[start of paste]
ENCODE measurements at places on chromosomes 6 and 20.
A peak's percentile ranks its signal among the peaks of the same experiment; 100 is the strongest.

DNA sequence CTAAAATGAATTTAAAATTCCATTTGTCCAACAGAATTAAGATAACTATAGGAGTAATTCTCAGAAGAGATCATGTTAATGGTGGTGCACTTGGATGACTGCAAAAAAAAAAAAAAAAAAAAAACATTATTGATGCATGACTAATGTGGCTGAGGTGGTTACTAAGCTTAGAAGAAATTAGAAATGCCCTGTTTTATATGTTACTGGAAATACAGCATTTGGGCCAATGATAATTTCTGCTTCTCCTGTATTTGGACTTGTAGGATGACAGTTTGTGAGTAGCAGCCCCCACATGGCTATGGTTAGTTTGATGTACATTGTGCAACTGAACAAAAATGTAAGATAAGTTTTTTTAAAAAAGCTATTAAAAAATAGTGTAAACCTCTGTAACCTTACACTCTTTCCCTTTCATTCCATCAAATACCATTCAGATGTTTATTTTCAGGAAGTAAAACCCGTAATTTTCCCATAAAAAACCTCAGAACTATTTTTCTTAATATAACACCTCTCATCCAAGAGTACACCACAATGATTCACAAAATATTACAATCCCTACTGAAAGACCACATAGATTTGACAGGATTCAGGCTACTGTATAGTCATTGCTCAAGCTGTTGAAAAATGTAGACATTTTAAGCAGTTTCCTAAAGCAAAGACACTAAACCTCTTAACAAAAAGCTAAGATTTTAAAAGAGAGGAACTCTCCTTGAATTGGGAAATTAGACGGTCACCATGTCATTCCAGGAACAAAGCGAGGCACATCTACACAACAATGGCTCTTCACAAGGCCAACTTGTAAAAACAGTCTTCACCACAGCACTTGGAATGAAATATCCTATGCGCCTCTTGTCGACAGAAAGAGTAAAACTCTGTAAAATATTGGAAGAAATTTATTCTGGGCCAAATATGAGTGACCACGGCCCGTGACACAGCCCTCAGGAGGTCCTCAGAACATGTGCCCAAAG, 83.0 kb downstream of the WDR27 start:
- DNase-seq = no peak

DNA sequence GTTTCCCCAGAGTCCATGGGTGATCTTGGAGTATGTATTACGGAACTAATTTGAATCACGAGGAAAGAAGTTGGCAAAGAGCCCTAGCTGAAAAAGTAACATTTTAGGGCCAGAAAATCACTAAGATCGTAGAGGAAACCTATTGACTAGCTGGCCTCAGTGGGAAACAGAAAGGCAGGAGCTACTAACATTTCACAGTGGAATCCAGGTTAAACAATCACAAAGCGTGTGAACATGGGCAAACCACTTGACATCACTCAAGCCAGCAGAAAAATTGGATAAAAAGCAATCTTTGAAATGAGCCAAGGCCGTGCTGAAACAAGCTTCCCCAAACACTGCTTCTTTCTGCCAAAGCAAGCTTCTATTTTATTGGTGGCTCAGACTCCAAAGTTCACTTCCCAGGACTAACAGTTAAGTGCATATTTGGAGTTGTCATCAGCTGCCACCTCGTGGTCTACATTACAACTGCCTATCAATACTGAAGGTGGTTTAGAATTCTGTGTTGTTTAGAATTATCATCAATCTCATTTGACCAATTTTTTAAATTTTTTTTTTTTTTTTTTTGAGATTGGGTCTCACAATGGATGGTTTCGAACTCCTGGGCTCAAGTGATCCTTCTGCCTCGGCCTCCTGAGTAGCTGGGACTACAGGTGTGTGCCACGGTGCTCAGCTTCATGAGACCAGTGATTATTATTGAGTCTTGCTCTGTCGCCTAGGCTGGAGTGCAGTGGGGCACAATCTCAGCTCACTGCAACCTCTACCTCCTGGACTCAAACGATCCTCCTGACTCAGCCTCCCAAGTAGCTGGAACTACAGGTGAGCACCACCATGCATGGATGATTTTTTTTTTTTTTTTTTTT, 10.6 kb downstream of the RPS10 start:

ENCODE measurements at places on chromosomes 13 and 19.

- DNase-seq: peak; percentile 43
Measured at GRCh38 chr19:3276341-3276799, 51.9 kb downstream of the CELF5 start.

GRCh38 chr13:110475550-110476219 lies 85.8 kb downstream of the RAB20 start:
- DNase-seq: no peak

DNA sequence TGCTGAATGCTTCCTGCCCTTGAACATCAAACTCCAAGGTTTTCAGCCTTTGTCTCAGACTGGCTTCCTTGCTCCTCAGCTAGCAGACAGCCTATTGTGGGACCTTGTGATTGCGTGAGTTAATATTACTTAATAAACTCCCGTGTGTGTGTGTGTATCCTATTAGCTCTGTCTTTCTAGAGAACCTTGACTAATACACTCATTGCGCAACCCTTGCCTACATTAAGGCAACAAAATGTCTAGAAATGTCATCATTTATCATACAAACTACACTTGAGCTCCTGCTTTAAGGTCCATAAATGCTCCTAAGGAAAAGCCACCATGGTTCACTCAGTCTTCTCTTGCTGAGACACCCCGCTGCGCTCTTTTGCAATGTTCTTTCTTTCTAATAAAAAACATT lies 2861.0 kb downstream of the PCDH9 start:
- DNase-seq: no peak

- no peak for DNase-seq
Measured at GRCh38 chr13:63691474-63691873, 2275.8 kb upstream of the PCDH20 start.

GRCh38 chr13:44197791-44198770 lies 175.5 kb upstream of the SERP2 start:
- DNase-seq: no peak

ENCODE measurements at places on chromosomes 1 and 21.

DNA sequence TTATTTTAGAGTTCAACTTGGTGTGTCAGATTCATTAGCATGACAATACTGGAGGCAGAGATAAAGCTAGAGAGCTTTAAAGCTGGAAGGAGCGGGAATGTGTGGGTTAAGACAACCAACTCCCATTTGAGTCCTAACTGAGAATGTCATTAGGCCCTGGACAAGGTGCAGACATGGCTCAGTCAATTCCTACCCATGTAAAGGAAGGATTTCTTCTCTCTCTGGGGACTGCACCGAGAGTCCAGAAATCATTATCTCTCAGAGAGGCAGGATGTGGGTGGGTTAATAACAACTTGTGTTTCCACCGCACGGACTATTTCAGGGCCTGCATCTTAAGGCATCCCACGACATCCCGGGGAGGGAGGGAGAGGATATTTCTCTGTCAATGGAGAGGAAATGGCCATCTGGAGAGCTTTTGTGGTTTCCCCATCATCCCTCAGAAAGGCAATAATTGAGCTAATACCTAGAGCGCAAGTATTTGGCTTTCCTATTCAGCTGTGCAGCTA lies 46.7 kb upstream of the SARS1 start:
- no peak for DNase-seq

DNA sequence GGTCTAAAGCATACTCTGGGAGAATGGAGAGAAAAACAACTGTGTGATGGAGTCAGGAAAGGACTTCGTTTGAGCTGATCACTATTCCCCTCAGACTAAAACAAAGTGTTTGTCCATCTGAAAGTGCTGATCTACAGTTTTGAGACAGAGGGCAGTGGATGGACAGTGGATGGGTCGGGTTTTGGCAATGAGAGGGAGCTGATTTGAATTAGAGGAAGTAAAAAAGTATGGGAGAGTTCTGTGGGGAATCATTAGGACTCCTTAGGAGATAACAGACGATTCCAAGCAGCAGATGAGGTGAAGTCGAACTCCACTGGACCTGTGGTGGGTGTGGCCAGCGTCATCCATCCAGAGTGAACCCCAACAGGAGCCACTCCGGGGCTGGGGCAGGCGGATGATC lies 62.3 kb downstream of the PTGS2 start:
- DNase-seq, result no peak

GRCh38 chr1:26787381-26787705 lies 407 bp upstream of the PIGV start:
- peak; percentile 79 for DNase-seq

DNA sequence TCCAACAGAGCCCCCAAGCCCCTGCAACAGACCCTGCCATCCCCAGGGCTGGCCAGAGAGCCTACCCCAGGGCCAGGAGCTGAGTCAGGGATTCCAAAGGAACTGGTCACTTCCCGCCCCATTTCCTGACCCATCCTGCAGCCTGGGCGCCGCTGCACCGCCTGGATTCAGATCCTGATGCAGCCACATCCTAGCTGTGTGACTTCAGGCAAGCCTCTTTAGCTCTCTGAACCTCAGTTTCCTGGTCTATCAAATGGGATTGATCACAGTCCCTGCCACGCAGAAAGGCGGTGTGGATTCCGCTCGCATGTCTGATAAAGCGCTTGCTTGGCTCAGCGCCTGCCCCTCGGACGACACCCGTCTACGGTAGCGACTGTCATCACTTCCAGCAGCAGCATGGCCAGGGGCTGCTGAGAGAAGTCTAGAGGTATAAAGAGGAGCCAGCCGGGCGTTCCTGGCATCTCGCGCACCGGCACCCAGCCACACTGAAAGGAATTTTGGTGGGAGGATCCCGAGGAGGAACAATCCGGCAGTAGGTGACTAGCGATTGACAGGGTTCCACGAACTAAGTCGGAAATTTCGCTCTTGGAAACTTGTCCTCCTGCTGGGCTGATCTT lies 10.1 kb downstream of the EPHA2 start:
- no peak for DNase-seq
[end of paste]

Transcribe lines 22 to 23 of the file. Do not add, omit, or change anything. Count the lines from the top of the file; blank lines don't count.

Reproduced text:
GRCh38 chr1:26787381-26787705 lies 407 bp upstream of the PIGV start:
- peak; percentile 79 for DNase-seq